Your First Dentures


When it comes time to get your first dentures made it can be quite an emotional experience. If you follow the advice of your denturist and maintain your dentures properly you will join a community of satisfied denture wearers (and no one even needs to know). Educating yourself and understanding the choices you have will help you through the transition.

  • Immediate dentures
  • Post Immediate Dentures
  • Transitional Dentures

Immediate Dentures

During the immediate denture procedure, an impression of your mouth is taken prior to extractions. Then your denture is fabricated for insertion by your dentist on the day of your extractions. Sounds simple but immediate dentures have their limits. Since the impression of your gums (with your natural teeth) and the bite measurement is taken before extractions there is no way to guarantee that they will be a good fit. The tissue and bone level in your mouth will change after extractions but the denture that was made prior to the extractions will not. Also, this option does not allow you to try in the denture to make sure you like the aesthetics (the look) of the denture.

Some patients choose this method because they cannot take time off work while they get their dentures made or they may have a medical condition that requires them to have an immediate denture placed at the time of extractions. If this is the route you decide to take, you may need to have another denture made in the future if your immediate denture does not fit or function well during the healing period.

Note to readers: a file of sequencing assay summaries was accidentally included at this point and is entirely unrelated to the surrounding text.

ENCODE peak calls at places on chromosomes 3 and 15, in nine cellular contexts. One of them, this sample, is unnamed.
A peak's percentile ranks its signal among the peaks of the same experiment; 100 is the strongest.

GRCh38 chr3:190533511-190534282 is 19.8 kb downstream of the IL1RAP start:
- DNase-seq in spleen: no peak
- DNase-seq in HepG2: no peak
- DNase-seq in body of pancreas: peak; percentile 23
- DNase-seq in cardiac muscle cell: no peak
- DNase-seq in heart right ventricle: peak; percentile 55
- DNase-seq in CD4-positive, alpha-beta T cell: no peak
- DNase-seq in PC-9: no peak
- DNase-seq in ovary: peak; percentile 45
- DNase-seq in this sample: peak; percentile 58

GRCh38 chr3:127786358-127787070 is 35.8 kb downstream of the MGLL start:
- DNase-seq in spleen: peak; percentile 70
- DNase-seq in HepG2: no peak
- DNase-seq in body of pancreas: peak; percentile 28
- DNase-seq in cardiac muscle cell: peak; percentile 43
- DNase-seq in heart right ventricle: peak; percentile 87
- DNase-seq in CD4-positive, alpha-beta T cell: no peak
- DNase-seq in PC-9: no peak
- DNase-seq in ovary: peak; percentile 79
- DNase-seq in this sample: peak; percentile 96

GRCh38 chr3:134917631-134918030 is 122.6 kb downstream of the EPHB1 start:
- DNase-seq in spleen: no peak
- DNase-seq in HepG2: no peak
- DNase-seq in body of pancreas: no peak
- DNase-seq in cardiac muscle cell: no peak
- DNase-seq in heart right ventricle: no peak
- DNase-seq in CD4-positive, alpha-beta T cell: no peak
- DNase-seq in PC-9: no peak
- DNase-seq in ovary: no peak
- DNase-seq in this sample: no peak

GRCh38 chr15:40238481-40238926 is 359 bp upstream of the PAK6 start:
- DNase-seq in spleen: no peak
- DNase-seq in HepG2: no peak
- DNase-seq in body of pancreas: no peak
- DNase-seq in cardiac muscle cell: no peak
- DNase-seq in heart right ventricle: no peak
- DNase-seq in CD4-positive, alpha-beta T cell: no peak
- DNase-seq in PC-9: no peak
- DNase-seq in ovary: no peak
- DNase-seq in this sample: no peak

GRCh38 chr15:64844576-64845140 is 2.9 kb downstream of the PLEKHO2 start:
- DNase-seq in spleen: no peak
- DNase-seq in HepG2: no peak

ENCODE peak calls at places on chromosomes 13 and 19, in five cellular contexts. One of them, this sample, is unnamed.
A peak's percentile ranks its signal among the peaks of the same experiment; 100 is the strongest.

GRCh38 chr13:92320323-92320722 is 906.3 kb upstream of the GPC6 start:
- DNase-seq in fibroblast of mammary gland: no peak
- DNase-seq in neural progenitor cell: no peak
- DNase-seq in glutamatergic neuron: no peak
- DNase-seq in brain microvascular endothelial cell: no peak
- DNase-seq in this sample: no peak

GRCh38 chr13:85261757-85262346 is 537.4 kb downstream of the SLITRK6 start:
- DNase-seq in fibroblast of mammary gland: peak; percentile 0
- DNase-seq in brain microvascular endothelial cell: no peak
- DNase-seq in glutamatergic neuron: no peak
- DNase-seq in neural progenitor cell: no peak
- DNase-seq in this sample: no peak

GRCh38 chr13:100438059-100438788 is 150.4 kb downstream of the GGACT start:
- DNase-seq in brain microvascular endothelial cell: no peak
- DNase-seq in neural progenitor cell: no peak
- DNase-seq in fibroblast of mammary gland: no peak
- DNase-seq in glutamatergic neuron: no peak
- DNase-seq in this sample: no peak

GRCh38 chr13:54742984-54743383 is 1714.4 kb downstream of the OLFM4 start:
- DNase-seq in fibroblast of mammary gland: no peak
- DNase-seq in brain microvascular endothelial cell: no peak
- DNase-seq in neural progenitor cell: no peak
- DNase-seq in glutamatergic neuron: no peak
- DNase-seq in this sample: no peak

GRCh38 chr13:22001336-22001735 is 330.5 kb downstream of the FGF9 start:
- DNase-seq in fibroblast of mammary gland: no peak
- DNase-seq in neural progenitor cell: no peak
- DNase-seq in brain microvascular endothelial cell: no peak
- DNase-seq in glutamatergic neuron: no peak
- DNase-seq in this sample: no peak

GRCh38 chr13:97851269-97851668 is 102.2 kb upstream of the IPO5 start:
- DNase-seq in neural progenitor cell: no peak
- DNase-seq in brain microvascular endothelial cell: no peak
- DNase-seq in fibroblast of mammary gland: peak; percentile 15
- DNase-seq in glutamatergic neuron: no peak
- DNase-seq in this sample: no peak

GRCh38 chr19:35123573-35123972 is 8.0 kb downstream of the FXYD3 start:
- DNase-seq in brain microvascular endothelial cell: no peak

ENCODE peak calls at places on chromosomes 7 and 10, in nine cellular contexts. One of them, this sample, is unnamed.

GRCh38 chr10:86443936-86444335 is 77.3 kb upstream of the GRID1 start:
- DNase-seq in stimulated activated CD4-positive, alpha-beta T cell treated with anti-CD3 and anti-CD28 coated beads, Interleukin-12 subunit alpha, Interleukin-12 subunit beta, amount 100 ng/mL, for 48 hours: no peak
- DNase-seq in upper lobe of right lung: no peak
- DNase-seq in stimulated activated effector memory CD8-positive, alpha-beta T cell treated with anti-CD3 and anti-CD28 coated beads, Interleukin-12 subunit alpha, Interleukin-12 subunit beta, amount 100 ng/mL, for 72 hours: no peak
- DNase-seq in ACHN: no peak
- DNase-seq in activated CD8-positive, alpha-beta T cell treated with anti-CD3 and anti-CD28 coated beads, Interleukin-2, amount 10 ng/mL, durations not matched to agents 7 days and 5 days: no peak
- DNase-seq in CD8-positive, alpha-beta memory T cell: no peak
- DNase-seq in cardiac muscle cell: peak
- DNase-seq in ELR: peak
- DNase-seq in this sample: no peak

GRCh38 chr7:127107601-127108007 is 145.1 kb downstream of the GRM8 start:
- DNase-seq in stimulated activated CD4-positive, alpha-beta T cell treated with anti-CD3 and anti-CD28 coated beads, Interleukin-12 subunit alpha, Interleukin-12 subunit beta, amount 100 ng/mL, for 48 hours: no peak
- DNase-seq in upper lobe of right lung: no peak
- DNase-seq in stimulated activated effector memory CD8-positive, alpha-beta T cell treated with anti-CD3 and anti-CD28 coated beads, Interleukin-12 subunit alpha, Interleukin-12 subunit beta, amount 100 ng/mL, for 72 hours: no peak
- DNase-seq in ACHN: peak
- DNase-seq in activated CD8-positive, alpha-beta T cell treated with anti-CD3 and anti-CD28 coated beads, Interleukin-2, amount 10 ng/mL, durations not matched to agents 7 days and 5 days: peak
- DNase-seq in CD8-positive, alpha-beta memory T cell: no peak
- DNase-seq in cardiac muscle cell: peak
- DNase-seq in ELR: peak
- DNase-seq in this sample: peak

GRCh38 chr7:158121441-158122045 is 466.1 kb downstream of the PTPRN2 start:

During the first 24 hours after tooth extractions and immediate denture placement, it is critical that that you do not remove the denture until you see your Denturist. Premature removal of the immediate denture could make its re-insertion difficult because of the swelling of the oral tissues. A soft food and liquid diet is also encouraged for the first 24 hours. Please follow all dentist recommended care for antibiotics and pain management.

Post-Immediate Dentures

Post-immediate dentures are constructed after your teeth are extracted. Since extractions will affect the tissues in your mouth and the jaw bone, the longer you can wait for impressions and the bite measurement the better. We can usually take the first impressions for post immediate dentures approximately 10 days after extractions if everything looks good and there are no complications. Post-immediate dentures usually take 2 1/2 to 3 weeks to complete.

Post-immediate dentures allow the Denturist to construct your dentures with more care, accuracy and attention to detail. However, the most important advantage and the reason most people choose post-immediate is because they can try in their new dentures and make changes to the aesthetics (the look) before finished in denture acrylic. The degree of satisfaction with this method is increased two fold as the fit, function and aesthetics can be controlled.

Transitional Dentures